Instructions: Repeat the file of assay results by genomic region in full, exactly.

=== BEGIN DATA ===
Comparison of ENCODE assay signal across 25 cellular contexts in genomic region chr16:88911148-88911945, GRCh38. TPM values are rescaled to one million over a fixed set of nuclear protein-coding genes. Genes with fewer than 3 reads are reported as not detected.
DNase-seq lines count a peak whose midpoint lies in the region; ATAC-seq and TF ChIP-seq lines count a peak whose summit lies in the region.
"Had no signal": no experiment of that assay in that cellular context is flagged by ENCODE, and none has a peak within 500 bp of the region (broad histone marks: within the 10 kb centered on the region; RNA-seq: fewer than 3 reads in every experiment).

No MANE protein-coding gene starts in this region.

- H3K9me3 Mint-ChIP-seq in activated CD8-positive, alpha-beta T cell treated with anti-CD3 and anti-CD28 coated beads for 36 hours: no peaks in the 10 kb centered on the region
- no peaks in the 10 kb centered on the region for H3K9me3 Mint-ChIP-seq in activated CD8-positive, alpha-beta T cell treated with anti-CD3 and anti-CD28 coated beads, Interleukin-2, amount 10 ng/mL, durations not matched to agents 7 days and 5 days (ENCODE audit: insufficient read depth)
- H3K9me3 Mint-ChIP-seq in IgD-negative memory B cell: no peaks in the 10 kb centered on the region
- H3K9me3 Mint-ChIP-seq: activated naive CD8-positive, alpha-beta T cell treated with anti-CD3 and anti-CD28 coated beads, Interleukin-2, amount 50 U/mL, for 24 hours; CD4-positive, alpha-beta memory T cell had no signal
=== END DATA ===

Comparison of ENCODE assay signal across 25 cellular contexts in genomic region chr16:88911148-88911945, GRCh38. TPM values are rescaled to one million over a fixed set of nuclear protein-coding genes. Genes with fewer than 3 reads are reported as not detected.
DNase-seq lines count a peak whose midpoint lies in the region; ATAC-seq and TF ChIP-seq lines count a peak whose summit lies in the region.
"Had no signal": no experiment of that assay in that cellular context is flagged by ENCODE, and none has a peak within 500 bp of the region (broad histone marks: within the 10 kb centered on the region; RNA-seq: fewer than 3 reads in every experiment).

No MANE protein-coding gene starts in this region.

- H3K9me3 Mint-ChIP-seq in activated CD8-positive, alpha-beta T cell treated with anti-CD3 and anti-CD28 coated beads for 36 hours: no peaks in the 10 kb centered on the region
- no peaks in the 10 kb centered on the region for H3K9me3 Mint-ChIP-seq in activated CD8-positive, alpha-beta T cell treated with anti-CD3 and anti-CD28 coated beads, Interleukin-2, amount 10 ng/mL, durations not matched to agents 7 days and 5 days (ENCODE audit: insufficient read depth)
- H3K9me3 Mint-ChIP-seq in IgD-negative memory B cell: no peaks in the 10 kb centered on the region
- H3K9me3 Mint-ChIP-seq: activated naive CD8-positive, alpha-beta T cell treated with anti-CD3 and anti-CD28 coated beads, Interleukin-2, amount 50 U/mL, for 24 hours; CD4-positive, alpha-beta memory T cell had no signal